Review: Fractal Design Lumen S28 RGB

by Parm Mann on 26 August 2021, 14:01

Tags: Fractal Design

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Fractal Design is doing good things in the chassis arena, and its power supplies tick a lot of the right boxes, but when it comes to liquid coolers standing out from the crowd, it's easier said than done. Just about every big-name brand has a variant of Asetek-produced all-in-ones, and though Fractal's own range of Celsius+ coolers do a fine job, they typically aim exclusively at the premium end of the market.

The Swedish firm is today shifting its attention to the mid-range with the introduction of Lumen. Sitting alongside existing Celsius models, prices start at £87 for a basic 240mm model and go up from there. 280mm and 360mm models will set you back £95 or £103, respectively, and for a further eight or nine pounds, each of the three form factors is available with Aspect RGB fans included in the box.

Our Lumen S28 RGB review unit carries a £104 MSRP, though we do wonder how that number will hold up in the weeks ahead given that the higher-end Celsius+ S28 Prisma is, at the time of writing, on offer at £110. The key difference between the two is that while the Celsius is sourced from Asetek, Lumen is manufactured by Apaltek, a lesser-known Chinese ODM, and we feel there needs to be a bigger price gap than what we're currently seeing at retail.

Patent disputes in the all-in-one market have been well-documented, and with Asetek laying claim to pumps housed within the CPU block, rivals are having to think outside the box. Apaltek's workaround, as pictured above, is to shoehorn the pump into the radiator itself. An innovative solution? Perhaps, though you do inevitably lose a bit of radiator surface area, and with the pump located nearer the outer edges of the PC, the constant hum is more noticeable to our ears.

The upside is that the CPU block can be particularly compact, and Fractal's 67mm x 43mm implementation looks rather cute both in the pictures and in person. RGB lighting is beautifully diffused across the top, the small Fractal logo is classy, and you can take your pick when it comes to orientation as the top cover is easily removed and rotated to suit your needs.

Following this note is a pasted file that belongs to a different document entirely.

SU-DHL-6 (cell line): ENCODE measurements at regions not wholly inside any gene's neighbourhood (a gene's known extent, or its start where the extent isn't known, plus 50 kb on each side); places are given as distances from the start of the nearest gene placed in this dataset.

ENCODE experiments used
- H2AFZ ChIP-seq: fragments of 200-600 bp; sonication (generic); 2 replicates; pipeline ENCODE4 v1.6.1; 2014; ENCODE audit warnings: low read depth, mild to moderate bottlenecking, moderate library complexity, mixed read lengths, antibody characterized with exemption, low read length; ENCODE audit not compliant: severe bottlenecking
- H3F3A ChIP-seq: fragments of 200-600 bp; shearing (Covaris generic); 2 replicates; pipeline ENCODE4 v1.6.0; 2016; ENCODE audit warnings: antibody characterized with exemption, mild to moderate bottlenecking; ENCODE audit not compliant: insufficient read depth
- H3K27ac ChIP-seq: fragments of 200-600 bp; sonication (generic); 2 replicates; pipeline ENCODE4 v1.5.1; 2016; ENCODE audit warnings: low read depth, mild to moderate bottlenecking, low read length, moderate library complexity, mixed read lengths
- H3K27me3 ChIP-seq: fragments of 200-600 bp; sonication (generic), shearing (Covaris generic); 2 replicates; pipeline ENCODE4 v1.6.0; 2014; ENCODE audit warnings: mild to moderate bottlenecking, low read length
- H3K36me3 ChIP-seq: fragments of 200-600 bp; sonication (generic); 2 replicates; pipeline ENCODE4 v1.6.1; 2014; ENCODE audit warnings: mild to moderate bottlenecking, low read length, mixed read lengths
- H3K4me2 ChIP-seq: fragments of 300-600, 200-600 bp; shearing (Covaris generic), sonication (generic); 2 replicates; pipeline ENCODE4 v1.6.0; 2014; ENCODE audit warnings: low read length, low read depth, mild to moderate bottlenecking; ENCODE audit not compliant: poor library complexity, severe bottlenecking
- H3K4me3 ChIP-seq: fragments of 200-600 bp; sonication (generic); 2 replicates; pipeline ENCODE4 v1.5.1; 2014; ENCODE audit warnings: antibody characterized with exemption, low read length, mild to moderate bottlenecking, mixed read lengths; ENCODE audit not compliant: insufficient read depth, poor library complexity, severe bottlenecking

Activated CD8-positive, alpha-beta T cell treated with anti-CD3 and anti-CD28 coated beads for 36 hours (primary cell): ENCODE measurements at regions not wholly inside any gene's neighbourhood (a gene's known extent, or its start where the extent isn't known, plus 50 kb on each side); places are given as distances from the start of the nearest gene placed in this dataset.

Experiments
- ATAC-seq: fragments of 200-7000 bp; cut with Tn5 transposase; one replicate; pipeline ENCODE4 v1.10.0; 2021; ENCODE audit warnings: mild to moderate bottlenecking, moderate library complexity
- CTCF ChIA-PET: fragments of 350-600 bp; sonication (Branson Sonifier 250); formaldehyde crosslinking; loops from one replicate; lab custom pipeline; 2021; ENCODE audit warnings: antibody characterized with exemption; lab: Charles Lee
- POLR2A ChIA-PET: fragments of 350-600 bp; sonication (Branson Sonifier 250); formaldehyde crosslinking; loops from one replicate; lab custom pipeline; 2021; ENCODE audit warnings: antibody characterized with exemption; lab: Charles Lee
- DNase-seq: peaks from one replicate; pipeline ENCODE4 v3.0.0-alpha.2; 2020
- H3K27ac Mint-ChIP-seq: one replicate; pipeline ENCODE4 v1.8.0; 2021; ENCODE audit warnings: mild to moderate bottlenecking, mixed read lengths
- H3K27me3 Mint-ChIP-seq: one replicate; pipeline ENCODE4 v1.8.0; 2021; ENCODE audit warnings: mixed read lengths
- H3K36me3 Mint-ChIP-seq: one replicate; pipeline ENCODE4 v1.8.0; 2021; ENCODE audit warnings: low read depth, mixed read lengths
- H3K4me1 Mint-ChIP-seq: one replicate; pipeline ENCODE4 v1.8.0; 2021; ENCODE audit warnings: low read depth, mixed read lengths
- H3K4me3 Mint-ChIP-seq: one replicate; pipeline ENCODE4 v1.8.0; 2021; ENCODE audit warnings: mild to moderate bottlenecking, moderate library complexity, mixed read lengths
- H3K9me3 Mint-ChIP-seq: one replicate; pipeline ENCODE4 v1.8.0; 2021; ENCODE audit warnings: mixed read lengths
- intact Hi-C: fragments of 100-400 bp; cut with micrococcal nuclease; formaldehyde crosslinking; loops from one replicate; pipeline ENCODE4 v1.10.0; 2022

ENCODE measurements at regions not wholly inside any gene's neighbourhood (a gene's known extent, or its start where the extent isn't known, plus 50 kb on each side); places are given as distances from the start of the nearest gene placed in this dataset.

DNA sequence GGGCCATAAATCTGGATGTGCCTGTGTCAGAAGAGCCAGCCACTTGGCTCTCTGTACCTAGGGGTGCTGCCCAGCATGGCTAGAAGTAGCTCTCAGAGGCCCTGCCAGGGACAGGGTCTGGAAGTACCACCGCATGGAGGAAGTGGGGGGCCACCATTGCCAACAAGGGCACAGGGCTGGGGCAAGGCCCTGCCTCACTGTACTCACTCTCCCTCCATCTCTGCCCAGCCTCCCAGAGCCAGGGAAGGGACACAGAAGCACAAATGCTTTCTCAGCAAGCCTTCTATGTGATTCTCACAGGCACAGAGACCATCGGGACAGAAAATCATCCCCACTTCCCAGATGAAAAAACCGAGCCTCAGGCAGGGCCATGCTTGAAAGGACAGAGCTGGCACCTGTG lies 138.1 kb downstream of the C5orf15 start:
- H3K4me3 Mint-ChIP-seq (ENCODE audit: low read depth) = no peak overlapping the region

Pretty though it is, and despite the relocated pump, Lumen otherwise follows the all-in-one playbook to a tee. Maximum pump speed is listed as 4,000 RPM, a neat circle of thermal paste is pre-applied to the copper contact plate, and there's 400mm of nylon-sleeved rubber tubing leading to the aluminium radiator, which measures 312mm x 140mm x 27mm. Nothing out of the ordinary, and Fractal follows both good and bad industry trends; five-year warranty being the good, no extra thermal paste being the bad.

Our RGB review model includes a pair of Aspect 14 PWM fans in the bundle, each with half-a-dozen individually addressable RGB LEDs, and the two can be daisy-chained together, meaning you need use just one 5V header on your motherboard. Fractal coolers have historically fared well in terms of tidiness, and Lumen is just one step away from perfection; see that pesky cable spilling out of the CPU block? It's the aRGB connector for the lid and we wish Fractal had found a way of routing the cable through the sleeved tubing for maximum cleanliness.

Still, Lumen does look rather cute when in situ, and with the emphasis on motherboard synchronisation, there's no superfluous additional software to contend with. Articulating elbow fittings at the block end make it easy to mount the radiator, but don't read too much into the fill port sat next to the tubes. Users with ambitions of topping the cooler up from time to time will be disappointed to hear that Fractal doesn't officially support this feature, and using the refill port would in fact void the warranty.

RGB lighting isn't high on our list of requirements, yet we have to admit, Lumen looks lovely inside our rig. There's a playfulness to the backlit puck, and Fractal delivers that charm with minimal fuss. The bundle includes the basic essentials to get up and running on the all latest AMD and Intel sockets bar Threadripper, and installation on our AM4 platform was complete in no time at all. Simply attach the AMD mounting ring to the block (all-in-ones still tend to be configured to Intel out the box), then secure to the motherboard's default mounting brackets using spring-loaded thumbscrews.

We're nonplussed when it comes to RGB fans - the regular £95 Lumen S28 is more in keeping with the cooler's mid-range positioning - but let's take a closer look at performance before coming to a conclusion.